Contemporary Throat Singer Improvises a Harsh Vision of Canada

A Review of Tanya Tagaq’s Boundary-Breaking Performance

Tanya Tagaq brought down the house at Club Soda on Friday night. Photo courtesy of the Montreal International Jazz Festival.

Tanya Tagaq is a transformative performer. She herself transforms. Her music transforms. And, by the end, her audience transforms.

The transformations began when Tagaq—an Inuk from Cambridge Bay—came onstage at Club Soda. She may have been a small soft spoken woman, but she had no interest in saying small things.

She wore a vivid red dress for missing and murdered Indigenous women. Sewn into its chest were the birthstones of the women in her family—as she puts it, her “matriarchal lineage.”

It was a political show, appropriately. Her very presence onstage—between Canada Day on July 1 and Nunavut Day on July 9—was political. Retribution, the album she and her band and choir improvised around, is explicitly political.

“Our mother grows angry,” goes the album’s title track, which Tagaq worked into the performance as a roaring manifesto over the sound of churning industrial noises and a chittering choir, about two-thirds of the way through. “Retribution will be swift.”

Is she this vengeful mother? Is the Earth? Is this mother all of the women erased by a society Tagaq refers to simply as “it”?

Tagaq deliberately embodies those women on one of the only other songs in the show with English words. It’s called “Rape Me.” In three verses she tells a “friend” to rape her, hate her, and beat her in a truly child-like voice. Tagaq does not care if her audience is comfortable. In fact, she wants the opposite.

The music follows as the themes get more hellish. The show starts with nature-evoking ambiance from effect-stacked violin, guitar, and drums—which, on its own, is a commentary on how much artificiality it takes to create a facsimile of the natural. It gets more twisted, distorted, and disorienting as Tagaq progresses from throat singing to an ongoing mix of styles of vocal expression.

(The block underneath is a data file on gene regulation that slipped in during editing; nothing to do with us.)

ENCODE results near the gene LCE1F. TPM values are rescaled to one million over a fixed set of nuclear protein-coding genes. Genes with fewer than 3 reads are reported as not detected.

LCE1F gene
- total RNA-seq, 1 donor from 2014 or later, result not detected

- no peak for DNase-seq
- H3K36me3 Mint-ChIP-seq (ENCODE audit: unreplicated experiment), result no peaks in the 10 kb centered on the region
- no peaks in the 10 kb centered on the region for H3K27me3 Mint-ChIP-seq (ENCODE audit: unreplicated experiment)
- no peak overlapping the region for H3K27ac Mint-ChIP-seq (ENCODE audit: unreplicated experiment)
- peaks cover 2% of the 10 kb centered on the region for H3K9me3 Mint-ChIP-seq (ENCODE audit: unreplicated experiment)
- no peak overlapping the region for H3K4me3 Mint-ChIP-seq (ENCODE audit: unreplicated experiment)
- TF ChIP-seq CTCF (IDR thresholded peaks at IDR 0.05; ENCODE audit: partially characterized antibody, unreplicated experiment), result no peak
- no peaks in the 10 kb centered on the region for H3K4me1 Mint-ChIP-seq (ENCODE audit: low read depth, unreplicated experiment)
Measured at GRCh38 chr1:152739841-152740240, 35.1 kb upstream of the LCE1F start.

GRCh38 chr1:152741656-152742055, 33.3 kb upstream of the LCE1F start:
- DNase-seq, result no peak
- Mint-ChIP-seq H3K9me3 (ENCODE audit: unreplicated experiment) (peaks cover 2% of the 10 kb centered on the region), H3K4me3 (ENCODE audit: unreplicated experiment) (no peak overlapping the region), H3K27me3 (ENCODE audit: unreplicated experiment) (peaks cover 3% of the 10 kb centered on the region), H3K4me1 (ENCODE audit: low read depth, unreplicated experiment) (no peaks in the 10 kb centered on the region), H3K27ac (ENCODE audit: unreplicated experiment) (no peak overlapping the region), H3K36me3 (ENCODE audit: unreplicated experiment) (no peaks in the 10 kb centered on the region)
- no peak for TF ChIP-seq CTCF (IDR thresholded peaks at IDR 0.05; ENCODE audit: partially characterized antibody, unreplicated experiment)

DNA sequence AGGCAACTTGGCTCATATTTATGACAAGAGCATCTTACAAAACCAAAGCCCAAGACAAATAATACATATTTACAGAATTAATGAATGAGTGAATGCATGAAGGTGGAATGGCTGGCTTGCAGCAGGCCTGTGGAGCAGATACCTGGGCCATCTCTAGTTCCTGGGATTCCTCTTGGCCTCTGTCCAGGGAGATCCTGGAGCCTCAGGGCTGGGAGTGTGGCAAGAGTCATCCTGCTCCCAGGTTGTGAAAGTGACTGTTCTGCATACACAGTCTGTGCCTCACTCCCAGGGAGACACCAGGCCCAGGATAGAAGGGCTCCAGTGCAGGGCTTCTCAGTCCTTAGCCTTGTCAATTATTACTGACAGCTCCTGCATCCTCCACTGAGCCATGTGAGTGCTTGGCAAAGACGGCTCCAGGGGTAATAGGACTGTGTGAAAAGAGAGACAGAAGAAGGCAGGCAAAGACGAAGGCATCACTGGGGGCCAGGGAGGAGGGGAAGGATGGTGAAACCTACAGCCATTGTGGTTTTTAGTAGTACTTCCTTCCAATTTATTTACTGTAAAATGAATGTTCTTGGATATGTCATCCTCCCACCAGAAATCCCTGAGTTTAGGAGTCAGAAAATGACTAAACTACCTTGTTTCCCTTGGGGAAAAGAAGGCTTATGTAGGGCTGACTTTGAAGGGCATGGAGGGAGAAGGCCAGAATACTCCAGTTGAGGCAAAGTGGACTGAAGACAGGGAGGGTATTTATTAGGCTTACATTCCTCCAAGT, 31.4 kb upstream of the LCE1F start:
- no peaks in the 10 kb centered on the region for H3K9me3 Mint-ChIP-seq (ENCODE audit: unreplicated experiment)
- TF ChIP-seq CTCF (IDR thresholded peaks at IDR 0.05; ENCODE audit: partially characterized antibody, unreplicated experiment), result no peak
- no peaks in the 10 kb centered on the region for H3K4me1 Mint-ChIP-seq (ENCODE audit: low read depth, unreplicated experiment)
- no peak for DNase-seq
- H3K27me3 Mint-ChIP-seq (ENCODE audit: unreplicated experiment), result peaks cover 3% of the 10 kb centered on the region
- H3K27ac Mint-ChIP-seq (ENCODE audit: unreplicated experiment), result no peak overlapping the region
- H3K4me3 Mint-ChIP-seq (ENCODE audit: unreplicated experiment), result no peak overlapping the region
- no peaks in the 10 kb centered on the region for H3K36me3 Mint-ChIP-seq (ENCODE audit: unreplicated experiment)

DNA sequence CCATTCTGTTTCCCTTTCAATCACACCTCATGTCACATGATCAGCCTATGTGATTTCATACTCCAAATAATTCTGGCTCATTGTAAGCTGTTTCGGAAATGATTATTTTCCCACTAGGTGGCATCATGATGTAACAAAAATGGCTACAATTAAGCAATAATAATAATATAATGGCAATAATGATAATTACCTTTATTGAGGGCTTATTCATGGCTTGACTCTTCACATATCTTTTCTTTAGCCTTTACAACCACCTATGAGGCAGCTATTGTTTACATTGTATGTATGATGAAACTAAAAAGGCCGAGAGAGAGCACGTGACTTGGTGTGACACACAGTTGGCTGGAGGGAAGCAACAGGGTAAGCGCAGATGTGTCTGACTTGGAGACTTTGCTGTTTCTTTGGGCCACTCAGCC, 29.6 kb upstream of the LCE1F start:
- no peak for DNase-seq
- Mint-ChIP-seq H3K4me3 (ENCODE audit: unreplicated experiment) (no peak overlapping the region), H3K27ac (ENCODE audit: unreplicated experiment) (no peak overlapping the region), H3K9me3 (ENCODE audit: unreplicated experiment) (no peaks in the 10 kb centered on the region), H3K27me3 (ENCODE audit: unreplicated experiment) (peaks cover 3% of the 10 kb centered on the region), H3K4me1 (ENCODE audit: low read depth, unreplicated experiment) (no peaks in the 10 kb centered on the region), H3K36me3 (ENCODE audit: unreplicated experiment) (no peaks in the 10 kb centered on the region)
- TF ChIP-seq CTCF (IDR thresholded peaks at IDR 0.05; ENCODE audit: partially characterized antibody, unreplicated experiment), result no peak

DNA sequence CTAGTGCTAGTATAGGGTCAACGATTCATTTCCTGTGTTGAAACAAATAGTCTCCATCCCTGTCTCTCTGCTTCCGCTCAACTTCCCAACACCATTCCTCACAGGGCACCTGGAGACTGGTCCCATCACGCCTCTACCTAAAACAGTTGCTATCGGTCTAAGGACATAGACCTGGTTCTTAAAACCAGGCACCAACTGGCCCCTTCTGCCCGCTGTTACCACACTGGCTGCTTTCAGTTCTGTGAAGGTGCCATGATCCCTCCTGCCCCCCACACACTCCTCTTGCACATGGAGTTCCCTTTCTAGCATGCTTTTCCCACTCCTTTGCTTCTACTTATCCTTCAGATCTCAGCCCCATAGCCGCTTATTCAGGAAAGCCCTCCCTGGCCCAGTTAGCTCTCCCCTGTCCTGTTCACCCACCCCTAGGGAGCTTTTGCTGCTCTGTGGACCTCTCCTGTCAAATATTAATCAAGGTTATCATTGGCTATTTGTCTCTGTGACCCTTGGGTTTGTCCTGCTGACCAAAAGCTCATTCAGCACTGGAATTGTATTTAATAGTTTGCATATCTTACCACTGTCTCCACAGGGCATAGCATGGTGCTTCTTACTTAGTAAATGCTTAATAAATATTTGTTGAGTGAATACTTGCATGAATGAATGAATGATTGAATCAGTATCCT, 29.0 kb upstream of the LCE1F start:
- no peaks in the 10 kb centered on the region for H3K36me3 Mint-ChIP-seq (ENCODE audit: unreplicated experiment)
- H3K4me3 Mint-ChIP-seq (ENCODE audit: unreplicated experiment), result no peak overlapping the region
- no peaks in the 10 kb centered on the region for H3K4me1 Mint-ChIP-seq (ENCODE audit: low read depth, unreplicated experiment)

She effectively becomes characters, carrying them in her voice and her posture, aided by eerie, flickering backlights. Her throat-voice pitching low to a tectonic, percussive rumble, she crouches on the floor and seems to be a demon feeding on the Earth. Embodying a struggle between an abuser and a survivor, she alternates between screams for help and bubbling, cruel laughter.

And it just keeps going. Climax after climax, conflict after conflict, Tagaq and her musicians build a musical architecture of trauma and then tear it down, using the pieces to build an even more brutal vision, only to repeat the process.

The choir, too, is transformed into nothing at all like a choir. From birds in panic, to mindless moans, to whispers of “help,” the group of around 25 is a vivid addition to the performance.

At one crescendo, the choir swells alongside the instruments like a metallic, grinding scream. A technic earth splits in two and out pours the mangled cry of an abomination in the throes of transformation.

Tagaq takes what we know, twists it beyond the recognizable, then sends it back at us, multiplied to the power of our expectations. All while improvising.

At the end of it all, after guiding us through harrowing and enlightening terror, she then shows that she prevails. She struts to the front of the stage, along with her matriarchal lineage, and with a long, loud, howl, affirms her presence. She’s still here. They’re still here.

But that’s not the real ending. The real ending is when she comes back onstage and sees a man hoisting a Nunavut flag on the balcony. She cheers, and asks if there are any throat singers out there. There are two. She invites them onstage, and they come. Face to face, locking eyes, leaning forward, they sing. Tagaq watches, and smiles.